by Colin Fox, SSP national co-spokesperson
Full Fiscal Autonomy and the Scotland Bill
I met the eminent economists Jim and Margaret Cuthbert of Stirling University this week to discuss the details of the Tories plans for so called ‘Full Fiscal Autonomy’ and the new Scotland Bill. We both heralded the earlier than usual arrival of the ‘silly season’ at Westminster.
The columnist David Torrance writing in The Scotsman this week probably put the issues best when comparing Full Fiscal Autonomy [FFA] to the famously inscrutable Schleswig-Holstein Question that vexed 19th century Germany and Denmark. FFA he said sees the “SNP ask for things they don’t really want, the UK Government make sure they don’t get it by insisting ‘it’s bad for Scotland’, before the SNP finally claims they have been deprived of something vitally important.”
Devil in the Detail
When asked during the General Election whether the SSP supported FFA or not, I tended to reply it really depends on what it means. For the devil is as they say ‘in the detail’. Extending powers to Holyrood is by and large something the independence movement favours as another stepping-stone to complete self-determination. But in practice it clearly depends on what specific powers are proposed and what conditions are attached to the offer.
The ‘full autonomy’ proposed by the Tories is in fact nothing of the kind. Incidentally, the deeply flawed Scotland Bill does not offer the FFA the Tories hypothetically pose. Rather it is a rehash of the non-event that was the Smith Commission. And in fact, as the Cuthberts have pointed out in the excellent paper they produced for the Jimmy Reid Foundation, it represents a trap for the independence movement.
Why is FFA a trap? Because it proposes very limited extra tax raising powers and devolves decisions to Holyrood which passes on unpopular spending cuts rather than leave them with Westminster.
Moreover, FFA does not propose the devolution of any other taxes such as oil and gas, VAT, the duty on alcohol, fuel and tobacco, Capital Gains Tax, Corporation Tax, etc. The FFA the Tories want merely proposes to devolve Air Passenger Duty, the Aggregates Tax and some welfare powers.
The Cuthberts point out that Scotland stands to gain very little and risks a great deal from this arrangement. We continue to have very little control over our economy of its financial levers.
Income tax is a very limited dividend offering little room for manoeuvre and, it could be argued, could even be politically detrimental. If for example the Tories at Westminster cut income tax South of the Border and balanced the books by reducing spending on reserved matters like defence or overseas aid, Holyrood would be forced to match the new rate and yet could only cut devolved expenditures like health, education or local government. That would be wholly unpopular politically, and the Tories realise that.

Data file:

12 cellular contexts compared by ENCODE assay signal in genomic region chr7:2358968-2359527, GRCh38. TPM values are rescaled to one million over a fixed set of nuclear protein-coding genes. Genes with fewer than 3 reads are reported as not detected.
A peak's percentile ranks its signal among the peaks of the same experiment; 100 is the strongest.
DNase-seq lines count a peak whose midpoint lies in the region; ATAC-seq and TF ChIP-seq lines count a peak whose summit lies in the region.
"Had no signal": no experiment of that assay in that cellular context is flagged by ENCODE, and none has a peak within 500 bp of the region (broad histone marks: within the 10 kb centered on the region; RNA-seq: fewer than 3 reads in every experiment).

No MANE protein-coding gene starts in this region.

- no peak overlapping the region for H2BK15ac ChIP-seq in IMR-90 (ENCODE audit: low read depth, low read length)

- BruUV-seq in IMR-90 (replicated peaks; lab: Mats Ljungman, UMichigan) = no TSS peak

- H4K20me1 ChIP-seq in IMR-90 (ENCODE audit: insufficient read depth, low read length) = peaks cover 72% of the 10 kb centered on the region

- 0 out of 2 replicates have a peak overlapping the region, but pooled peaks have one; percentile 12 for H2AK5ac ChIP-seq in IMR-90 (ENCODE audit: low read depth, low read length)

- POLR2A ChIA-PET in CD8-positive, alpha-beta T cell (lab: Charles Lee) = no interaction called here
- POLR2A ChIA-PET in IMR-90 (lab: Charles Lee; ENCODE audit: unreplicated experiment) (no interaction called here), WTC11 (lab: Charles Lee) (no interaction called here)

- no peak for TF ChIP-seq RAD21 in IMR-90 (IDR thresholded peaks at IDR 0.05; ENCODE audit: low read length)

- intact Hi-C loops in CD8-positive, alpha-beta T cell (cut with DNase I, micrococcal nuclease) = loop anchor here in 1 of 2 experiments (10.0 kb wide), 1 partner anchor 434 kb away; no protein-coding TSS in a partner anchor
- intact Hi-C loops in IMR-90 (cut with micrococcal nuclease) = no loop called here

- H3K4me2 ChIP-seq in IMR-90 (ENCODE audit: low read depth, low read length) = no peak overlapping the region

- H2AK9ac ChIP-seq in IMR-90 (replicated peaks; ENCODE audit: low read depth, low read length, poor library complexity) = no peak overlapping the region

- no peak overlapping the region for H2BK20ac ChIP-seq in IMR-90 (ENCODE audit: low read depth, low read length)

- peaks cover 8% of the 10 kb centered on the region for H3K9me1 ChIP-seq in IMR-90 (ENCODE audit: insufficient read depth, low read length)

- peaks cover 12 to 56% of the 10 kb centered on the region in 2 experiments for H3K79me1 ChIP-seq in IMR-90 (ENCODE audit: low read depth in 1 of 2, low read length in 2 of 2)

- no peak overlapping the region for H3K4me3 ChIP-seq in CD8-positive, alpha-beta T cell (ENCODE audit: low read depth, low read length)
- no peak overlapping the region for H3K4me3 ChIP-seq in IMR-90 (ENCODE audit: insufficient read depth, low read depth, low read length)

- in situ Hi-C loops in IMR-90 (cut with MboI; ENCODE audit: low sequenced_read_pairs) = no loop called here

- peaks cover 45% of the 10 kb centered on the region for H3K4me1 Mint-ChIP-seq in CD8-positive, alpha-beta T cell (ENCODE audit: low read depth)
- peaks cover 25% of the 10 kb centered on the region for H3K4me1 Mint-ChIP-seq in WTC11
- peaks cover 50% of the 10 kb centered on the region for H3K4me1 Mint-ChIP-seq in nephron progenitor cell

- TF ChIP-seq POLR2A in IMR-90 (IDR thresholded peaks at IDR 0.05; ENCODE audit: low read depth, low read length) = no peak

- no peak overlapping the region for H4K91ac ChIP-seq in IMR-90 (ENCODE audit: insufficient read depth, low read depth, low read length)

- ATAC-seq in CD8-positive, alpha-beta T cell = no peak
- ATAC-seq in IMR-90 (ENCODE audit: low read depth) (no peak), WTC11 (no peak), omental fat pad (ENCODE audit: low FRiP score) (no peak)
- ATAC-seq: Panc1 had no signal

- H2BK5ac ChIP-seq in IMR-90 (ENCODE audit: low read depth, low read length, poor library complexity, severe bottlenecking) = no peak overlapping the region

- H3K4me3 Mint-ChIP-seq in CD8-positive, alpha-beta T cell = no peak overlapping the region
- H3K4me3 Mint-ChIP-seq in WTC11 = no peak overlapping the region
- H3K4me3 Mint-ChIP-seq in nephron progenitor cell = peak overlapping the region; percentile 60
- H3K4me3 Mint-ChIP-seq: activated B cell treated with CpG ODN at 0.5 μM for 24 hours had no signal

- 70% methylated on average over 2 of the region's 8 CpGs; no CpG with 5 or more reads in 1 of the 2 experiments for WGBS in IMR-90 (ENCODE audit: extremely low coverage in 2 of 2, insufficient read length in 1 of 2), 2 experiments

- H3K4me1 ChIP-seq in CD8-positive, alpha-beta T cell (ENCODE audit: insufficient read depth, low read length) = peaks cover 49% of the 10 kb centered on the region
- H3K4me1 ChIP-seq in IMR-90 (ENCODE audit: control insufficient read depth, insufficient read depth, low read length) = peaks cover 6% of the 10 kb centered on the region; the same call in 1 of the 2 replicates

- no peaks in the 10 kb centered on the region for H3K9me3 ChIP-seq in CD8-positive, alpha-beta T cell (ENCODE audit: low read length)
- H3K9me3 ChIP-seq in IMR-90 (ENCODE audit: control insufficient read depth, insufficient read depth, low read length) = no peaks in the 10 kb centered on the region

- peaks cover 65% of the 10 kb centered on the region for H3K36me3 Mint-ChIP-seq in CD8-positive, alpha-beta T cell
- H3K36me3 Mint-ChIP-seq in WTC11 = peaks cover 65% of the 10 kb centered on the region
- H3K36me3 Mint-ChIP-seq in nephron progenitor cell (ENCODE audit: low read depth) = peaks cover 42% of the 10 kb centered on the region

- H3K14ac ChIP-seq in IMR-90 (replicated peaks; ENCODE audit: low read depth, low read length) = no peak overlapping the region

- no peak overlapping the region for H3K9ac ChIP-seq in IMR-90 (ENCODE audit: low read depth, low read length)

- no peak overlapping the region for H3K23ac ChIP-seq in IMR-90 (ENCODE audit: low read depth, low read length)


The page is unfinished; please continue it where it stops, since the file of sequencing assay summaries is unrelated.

As well as falling short on the income side the FFA the Tories and their Labour allies envisage, it also sees Scotland obliged to pay a proportionate contribution towards the UK’s historic debt (one we played no part in deciding), a share of Britain’s EU contributions (without any say at the top table), as well as billions towards defence and foreign affairs expenditures (again with little political input on its objective).
FFA was historically deemed to mean Scotland would keep all its own revenues and pay for all its ‘domestic’ public spending. For foreign affairs and defence it was suggested it would pay an annual contribution to the UK Treasury for these shared services.
The Scotland Bill proposes no such thing however. It is a rather rehash of the limp proposal drafted in the immediate aftermath of the referendum. The Green and SNP negotiators accepted ‘surrender terms’ drawn up by the Tories. But that was a long time ago and the political terrain in Scotland has ‘changed utterly’ since then. Nonetheless, the Tory Government and Labour’s sole representative North of the Border insist Smith is implemented in full.
The SNP on the other hand is split on the Scotland Bill. It obviously signed up to and supported it at the ‘Smith stage’ but now that it has 95 per cent of Scotland’s MPs, it is desperately trying to get out of it.
The trouble is they will now appear to reject extra powers for Holyrood and since they are in a 10:1 minority at Westminster, the Bill will be forced through. They will therefore find themselves voting against more powers for the Scottish Parliament.
But they must because it is a ‘Trojan horse’, one the Cuthberts suggest could eat a huge hole in Scotland’s economic and political coffers.
Photo: Craig Maclean